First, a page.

SEC Rule 701 exempts certain sales of securities made to compensate employees. This exemption is available only to companies that are not subject to Exchange Act reporting requirements
Employer - Employee Issues
The restaurant business is one of the industries that often violates the California Employment Law and the most common of those violations are:
Restaurant owners and managers are not allowed to take tips. – Section 351 of the California Labor Code prohibits employers and their agents from taking tips from employees serving customers, all tips left by customers belong exclusively to an employee who earned them
Employees are not responsible for customer walk-outs, register shortage, order mistakes and other business related losses. – Industrial Commission Wage Order No. 5 Section 8 prohibits an employer from making any deduction from the wage or requiring any reimbursement from an employee for any cash shortage, breakage, or loss of equipment.
Employer must pay for uniform and its maintenance. – If employers require their workers to wear uniforms as a condition of employment, employers must pay for and maintain such uniforms.
Employer must provide meals and rest periods. – All non-exempt employees are entitled to at least a 30-minute meal break for every five hours worked and for every four hours of work, all non-exempt employees are entitled to at least a 10-minut rest break.
Employers must preserve all employment records. – Under the federal law, the following records must be maintained for at least three years from the last date of entry: payroll records, including each employee’s name, address, occupation, hours worked each day and week, wages paid and date of payment, amounts earned as straight-time pay and overtime, and deductions, etc.
Employer must pay wages twice each calendar month. – With a few exceptions, California Labor Code Section 204 requires that all non-exempt employees must be paid twice each calendar month.
Intellectual Property Issues
While it is well known that a recipe can’t be copyrighted, many parts of a restaurant can be protected by United Stated intellectual property laws. When buying a restaurant, you need to make sure you are buying all the intellectual property assets along with the hard assets. These IP assets include the look and feel of a restaurant, which is characterized as retail trade dress. Retail trade dress is defined as the total image and appearance of a business including the floor plan, decor, color combinations. This is based on case law from a U.S. Supreme Court decision, which upheld a jury verdict of trade dress infringement claim under the Lanham Act in favor of Taco Cabana, a Mexican restaurant chain in Texas.
A restaurant’s brand is tied up in its IP rights and when buying a restaurant, you must make sure you know what your rights are with respect the IP. For example, I once represented a restaurant buyer who was buying a locally well-known restaurant owned and operated by well-known restaurateurs. These sellers had spent considerable effort and money in establishing a particular brand for the restaurant and because they owned and operated an even better known restaurant chain, were very concerned about the way the restaurant brand would be handled by the new owners since it was known that the restaurant and the restaurant chain were commonly owned. Also, since they considered their restaurant name and brand to be specially developed by them, they were reluctant to sell the name and IP outright. So when my client sent me the purchase documents, in addition to a fairly typical asset purchase agreement (with an exclusion for the IP assets), it also included a license agreement for the use of the name of the restaurant and associated logo(s).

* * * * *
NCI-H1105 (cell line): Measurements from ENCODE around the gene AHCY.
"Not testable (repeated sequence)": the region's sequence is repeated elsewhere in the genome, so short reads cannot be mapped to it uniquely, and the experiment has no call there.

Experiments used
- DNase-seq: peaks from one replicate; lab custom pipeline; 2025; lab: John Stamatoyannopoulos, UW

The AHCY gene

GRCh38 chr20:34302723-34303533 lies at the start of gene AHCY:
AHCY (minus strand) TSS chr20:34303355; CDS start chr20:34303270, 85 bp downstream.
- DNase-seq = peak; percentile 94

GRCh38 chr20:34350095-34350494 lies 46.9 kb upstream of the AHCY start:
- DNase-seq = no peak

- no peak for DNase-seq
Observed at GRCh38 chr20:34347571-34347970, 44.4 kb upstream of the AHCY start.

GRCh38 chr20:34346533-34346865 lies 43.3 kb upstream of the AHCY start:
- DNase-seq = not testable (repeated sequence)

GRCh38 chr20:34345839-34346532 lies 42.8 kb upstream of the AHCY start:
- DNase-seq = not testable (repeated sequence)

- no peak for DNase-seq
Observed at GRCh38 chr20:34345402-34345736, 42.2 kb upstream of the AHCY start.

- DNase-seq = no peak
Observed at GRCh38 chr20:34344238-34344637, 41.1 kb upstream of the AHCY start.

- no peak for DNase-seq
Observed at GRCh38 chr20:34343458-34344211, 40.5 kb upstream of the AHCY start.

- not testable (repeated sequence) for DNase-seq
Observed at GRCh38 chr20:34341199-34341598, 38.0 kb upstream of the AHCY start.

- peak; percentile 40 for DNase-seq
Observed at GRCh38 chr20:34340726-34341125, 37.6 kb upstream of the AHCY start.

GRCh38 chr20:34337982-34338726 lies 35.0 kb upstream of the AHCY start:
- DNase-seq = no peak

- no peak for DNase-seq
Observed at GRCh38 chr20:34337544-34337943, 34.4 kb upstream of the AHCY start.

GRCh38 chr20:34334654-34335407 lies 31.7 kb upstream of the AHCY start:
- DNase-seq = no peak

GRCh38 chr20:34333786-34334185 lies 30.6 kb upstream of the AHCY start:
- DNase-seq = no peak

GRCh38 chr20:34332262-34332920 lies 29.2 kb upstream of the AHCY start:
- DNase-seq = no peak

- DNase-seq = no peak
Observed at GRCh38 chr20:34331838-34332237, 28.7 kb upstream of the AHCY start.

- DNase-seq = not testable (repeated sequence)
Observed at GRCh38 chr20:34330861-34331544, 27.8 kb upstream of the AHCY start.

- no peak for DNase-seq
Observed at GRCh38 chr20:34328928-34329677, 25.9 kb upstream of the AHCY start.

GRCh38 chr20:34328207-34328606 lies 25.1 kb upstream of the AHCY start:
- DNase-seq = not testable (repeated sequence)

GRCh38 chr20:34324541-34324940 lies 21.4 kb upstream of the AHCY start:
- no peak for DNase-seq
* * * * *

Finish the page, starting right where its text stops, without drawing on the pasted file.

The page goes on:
It is common in licensing agreements for the licensor to exercise some control over the use of the IP being licensed. In the current example, there existed such a clause which allowed the licensor/seller the right to review the operations of the restaurant to make sure that the name and logo were being used properly. The practical effect of this clause meant that the licensor/seller had the right to inspect restaurant operations and make sure the restaurant was running according to the licensor’s/seller’s standards. The licensor/seller could basically interfere with the operations of the restaurant making the licensee’s/buyer’s life miserable because arguably anything as simple as the uniforms the food servers wore to the color of the paint on the wall could affect the brand and therefore trigger the clause.
The situation I described here may make sense in certain cases. Sometimes chain restaurants sell off their individual restaurants to various operators. In those cases, the seller will have a definite interest in maintaining brand control. Ultimately, the point for any buyer of a restaurant is to understand what IP rights you have and how those rights affect how you operate the restaurant.
While this may have been a long article, it is no way comprehensive as to all the issues possibly involved with purchasing a restaurant. Opening any business, restaurant or otherwise is an exciting venture but restaurants have a particular glamour associated with them nowadays. While any line cook who has sweated over a hot stove every weekend of their adult life can tell you, the glamour can blind you to the real pitfalls and headaches that come with owning and operating a restaurant. The point of this article was to highlight some of those pitfalls and headaches from a legal perspective. If you’re seriously considering purchasing or opening a restaurant, allocate a small percentage of the purchase price for hiring a qualified and competent business attorney who can guide you through these risks. Hopefully, after reading this article, you know what to ask your attorney.